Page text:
Twins’ success came from help of mother, grandmothers

Published 12:00 am Friday, December 28, 2012

Twins Tremayne and Dewayne Smith have achieved goals many only dream about. Having a degree in music and political science from East Carolina University, Tremayne is now band director at Rocky Mount High School. Dewayne, his younger brother by a minute, is finishing a degree in physical education at Livingstone College. The owner of a physical fitness business, Dewayne travels from school to school teaching children how to take care of their bodies.
Without hesitation, these young men point to their mother, Patricia Watkins, their grandmothers and church for providing boundaries and discipline during their formative years. As a single mother, Patricia was fortunate to have support and encouragement not only from her mother, Libby Blackwell, but also from Tremayne and Dewayne’s paternal grandmother, Shirley Smith and paternal great-grandmother, Louise Mack.
Tremayne and Dewayne believe they grew up having the best of both worlds. Living in the country, they had the advantages that come with life in a rural community. On the other hand, to them it was a blessing their paternal grandmothers lived in Salisbury. Visits with their grandmothers in Salisbury were when they learned to communicate and feel comfortable in different social situations, meeting people from diverse backgrounds and cultures.
Several months ago, I wrote a story about Tremayne and Dewayne and wondered what the secret was to raising motivated, well-rounded young men in today’s world. A few weeks ago while visiting my house, their mom, Patricia, and grandmother, Libby, were more than happy to share a few of those secrets.
Patricia knew when her sons were born she wanted to raise them the same way her mother, Libby, had raised her. Growing up on a farm, Patricia and her siblings always had chores, but before any chores on school days they were expected to do homework for an hour followed by Bible reading for another hour. Taking turns as they went around the room, Patricia said reading the Bible out loud not only helped with vocabulary and language, but also helped build confidence for public speaking.
After homework and Bible reading, the chores included milking the cows, feeding the chickens and tending to a garden. Patricia said the structure of chores, homework and Bible reading taught her manners, respect, responsibility and a love for God. Little did she realize the things she was learning as a child would eventually be passed on to her sons, helping them develop into young men of character.
When it came time for Patricia to deliver what she thought was one baby, excitement turned into fear when she realized she was having two. Even the doctors were surprised because throughout her pregnancy just one heartbeat had been heard. Although not prepared for two babies, as the years went by, Patricia came to realize how blessed she was to be the mother of twins.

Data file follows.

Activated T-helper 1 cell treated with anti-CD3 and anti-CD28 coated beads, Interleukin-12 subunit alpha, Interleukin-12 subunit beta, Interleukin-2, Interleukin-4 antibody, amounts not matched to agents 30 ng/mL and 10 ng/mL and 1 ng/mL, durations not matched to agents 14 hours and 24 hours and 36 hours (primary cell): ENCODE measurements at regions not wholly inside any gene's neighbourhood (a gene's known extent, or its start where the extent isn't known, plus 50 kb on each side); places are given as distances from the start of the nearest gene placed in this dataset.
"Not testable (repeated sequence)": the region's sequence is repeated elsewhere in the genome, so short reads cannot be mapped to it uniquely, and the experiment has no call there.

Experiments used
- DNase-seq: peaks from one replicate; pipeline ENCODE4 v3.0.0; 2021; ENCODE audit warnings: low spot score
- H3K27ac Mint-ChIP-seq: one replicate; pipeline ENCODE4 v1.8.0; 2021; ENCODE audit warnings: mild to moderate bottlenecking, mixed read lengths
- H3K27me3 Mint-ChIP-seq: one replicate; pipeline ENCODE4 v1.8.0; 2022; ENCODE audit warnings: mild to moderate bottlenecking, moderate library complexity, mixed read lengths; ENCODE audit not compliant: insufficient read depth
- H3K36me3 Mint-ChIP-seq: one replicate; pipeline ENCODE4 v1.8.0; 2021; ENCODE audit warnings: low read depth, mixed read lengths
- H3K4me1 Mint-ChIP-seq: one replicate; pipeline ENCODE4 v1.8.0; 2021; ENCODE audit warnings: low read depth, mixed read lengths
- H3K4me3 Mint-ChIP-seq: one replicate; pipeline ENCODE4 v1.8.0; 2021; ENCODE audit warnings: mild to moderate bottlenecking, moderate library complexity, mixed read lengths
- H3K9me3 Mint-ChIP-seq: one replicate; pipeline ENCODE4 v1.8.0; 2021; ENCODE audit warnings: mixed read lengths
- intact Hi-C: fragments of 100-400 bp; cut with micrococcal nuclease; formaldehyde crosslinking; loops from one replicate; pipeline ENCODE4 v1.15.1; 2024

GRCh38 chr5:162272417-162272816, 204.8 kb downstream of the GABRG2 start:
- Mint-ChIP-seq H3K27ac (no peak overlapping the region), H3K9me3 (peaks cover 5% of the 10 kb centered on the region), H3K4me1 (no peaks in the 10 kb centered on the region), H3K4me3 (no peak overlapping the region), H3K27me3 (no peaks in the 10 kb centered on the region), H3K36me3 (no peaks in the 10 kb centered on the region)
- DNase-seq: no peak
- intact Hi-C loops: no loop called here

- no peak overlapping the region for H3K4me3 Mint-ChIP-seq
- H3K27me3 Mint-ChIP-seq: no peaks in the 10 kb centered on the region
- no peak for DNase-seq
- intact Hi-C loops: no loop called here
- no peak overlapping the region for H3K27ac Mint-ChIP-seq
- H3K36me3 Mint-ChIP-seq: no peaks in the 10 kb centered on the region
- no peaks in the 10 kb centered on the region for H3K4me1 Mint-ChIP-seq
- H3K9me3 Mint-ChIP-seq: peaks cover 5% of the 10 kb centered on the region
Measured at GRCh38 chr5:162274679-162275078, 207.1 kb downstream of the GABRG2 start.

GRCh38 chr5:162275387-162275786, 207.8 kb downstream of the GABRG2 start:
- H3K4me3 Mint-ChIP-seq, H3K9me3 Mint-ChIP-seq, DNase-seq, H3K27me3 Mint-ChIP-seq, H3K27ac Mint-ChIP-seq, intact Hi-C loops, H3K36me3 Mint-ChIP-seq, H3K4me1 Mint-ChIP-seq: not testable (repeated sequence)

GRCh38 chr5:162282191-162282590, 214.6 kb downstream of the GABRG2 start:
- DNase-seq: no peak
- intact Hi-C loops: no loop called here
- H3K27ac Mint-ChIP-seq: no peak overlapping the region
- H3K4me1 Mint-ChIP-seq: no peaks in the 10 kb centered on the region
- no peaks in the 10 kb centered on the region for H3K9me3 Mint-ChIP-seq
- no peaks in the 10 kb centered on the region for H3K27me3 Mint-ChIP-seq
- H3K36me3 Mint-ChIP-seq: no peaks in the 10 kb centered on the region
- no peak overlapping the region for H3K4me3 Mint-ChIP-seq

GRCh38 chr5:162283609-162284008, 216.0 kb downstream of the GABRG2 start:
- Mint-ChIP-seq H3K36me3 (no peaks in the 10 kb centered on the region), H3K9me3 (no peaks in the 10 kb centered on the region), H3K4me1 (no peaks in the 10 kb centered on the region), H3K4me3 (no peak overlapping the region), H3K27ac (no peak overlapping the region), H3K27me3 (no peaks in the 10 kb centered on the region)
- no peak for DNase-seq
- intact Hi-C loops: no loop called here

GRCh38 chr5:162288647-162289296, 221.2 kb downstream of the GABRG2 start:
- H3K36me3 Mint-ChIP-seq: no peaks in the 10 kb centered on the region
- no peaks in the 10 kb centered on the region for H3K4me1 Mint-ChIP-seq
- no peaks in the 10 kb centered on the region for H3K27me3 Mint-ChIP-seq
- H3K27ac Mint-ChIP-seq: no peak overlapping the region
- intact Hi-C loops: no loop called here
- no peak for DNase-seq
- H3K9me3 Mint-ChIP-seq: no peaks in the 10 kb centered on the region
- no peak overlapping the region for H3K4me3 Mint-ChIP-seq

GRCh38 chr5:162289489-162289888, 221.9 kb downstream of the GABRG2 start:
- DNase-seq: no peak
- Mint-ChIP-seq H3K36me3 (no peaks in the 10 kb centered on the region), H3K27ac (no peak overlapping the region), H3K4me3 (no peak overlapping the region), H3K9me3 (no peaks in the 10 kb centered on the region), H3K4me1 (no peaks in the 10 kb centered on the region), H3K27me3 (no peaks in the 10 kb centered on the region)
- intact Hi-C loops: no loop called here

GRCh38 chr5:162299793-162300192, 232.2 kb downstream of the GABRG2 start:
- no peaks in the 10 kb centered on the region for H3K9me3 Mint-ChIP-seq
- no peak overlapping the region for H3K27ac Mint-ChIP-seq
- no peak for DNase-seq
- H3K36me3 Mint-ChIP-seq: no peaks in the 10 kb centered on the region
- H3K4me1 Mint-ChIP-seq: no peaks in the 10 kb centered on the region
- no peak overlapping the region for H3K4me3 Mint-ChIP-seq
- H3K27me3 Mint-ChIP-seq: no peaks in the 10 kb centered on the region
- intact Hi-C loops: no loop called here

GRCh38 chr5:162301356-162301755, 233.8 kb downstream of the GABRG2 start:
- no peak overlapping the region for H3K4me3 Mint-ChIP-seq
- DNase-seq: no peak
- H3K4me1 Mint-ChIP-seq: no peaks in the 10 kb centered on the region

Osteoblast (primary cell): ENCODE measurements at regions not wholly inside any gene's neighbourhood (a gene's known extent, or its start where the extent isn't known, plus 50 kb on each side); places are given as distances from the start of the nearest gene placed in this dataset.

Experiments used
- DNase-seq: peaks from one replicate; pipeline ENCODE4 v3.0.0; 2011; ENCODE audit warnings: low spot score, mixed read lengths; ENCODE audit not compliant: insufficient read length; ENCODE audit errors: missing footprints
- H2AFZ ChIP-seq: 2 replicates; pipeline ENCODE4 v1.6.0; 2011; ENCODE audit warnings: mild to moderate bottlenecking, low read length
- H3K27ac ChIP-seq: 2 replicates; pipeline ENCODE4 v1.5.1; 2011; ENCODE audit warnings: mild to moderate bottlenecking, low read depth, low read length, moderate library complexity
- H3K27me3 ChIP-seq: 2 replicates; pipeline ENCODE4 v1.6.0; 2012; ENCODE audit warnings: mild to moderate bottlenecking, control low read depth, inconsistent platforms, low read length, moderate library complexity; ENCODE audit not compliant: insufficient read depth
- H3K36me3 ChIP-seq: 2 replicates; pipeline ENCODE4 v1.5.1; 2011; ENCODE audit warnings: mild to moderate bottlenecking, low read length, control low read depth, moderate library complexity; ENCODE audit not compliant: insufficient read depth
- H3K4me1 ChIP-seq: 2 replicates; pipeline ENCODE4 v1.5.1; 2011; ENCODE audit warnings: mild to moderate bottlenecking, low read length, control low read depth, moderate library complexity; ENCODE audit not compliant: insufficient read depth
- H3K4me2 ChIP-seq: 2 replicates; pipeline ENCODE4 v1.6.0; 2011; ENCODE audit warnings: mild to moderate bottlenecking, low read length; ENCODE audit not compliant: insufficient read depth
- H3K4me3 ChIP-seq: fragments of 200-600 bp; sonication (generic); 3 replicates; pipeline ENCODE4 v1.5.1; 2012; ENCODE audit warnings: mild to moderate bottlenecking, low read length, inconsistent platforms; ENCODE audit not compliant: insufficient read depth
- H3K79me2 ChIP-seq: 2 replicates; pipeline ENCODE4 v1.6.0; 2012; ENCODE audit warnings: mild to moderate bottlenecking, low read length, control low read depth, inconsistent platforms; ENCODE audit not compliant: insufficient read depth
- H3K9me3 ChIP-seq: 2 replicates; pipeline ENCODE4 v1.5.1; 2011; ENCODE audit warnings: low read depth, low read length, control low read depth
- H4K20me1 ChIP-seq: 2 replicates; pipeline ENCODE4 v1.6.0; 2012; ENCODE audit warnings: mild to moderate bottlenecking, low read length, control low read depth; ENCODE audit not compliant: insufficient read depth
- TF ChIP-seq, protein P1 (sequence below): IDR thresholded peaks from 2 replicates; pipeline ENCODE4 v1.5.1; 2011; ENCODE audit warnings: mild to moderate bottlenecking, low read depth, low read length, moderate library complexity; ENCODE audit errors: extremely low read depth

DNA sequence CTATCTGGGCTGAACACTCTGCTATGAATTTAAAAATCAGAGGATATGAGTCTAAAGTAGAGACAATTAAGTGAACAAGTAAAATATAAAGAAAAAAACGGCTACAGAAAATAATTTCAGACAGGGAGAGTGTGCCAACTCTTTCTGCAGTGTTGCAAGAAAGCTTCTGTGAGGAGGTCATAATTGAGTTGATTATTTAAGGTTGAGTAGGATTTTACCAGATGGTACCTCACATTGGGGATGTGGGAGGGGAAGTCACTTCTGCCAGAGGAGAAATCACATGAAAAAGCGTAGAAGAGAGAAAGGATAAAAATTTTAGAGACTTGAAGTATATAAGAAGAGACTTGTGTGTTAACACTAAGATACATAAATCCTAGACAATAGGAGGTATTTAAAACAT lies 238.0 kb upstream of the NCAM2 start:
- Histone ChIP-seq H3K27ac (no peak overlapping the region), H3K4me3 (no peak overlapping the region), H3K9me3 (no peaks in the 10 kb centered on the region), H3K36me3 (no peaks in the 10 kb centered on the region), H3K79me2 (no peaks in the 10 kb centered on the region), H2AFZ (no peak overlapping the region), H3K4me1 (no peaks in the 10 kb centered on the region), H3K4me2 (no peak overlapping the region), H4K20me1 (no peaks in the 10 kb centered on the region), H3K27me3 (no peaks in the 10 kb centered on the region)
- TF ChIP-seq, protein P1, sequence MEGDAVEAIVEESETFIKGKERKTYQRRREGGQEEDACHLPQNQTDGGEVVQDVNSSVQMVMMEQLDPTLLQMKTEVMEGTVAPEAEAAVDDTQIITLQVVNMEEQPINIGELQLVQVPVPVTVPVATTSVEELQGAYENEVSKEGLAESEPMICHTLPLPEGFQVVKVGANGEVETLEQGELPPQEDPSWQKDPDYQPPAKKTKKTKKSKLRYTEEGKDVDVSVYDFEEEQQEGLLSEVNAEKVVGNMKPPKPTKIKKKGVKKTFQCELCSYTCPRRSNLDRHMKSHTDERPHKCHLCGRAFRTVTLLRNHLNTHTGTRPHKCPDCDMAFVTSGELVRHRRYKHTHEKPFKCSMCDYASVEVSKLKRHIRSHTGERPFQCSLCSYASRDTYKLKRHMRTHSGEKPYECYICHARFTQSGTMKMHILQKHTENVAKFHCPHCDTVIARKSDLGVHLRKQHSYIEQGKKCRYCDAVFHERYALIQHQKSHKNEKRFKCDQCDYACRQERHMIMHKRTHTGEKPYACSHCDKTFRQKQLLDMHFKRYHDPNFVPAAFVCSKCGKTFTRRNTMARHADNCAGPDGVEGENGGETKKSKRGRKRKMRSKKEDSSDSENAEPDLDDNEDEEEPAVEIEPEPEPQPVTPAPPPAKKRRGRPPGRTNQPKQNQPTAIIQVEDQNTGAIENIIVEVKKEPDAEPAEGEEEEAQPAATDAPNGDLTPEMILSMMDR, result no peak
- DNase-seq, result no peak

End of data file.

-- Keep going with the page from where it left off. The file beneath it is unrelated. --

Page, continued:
She says things weren’t always easy as a single parent, but even so the twins somehow had their needs met, learning the value of money by working for what they wanted. If they wanted a quarter for candy, then they earned the quarter by doing a chore.
Tremayne says he felt delayed gratification was old-fashioned then, but now as an adult and a first-year teacher, he sees where that lesson helped him reach his goals. When he became a student at East Carolina University, many of his peers and professors asked if he was from a military family. Laughingly, he would say, “No, but my mom and grandmothers are drill sergeants.”
That punctuality and work ethic learned from his mother and grandmothers eventually translated into responsibility on a much bigger level. Encouraged by his peers and professors to run for student body president, Tremayne became the second African-American to be elected student body president at East Carolina University.
Exhibiting that same kind of work ethic, Dewayne today works at Advantage Gymnastics, manages a business and attends classes at Livingstone College with plans to graduate this spring. Although his days are full, Dewayne still finds time to help high school students with senior projects related to parkour, a form of free running.
Asked if she could sum up her philosophy for raising well-adjusted, motivated young men, Patricia said, “Train a child in the way of the Lord and when they are old they won’t depart from it. That doesn’t mean they will be perfect. It just means they will have the seed of knowledge, and hopefully, if they do stray, they will return one day.” Libby then added, “Sometimes the seeds don’t take, but it’s still our responsibility to plant the seeds anyway.”
It’s obvious from Tremayne and Dewayne’s accomplishments and philosophy of life that the seeds fell right for them. Congratulations should go not only to them for their achievements, but also to those who gave them boundaries, teaching them the meaning of true happiness and fulfillment. Every child should be so lucky.

Dicy McCullough’s books are available at local bookstores, and Barnes & Noble. Readers may contact her at 704-278-4377.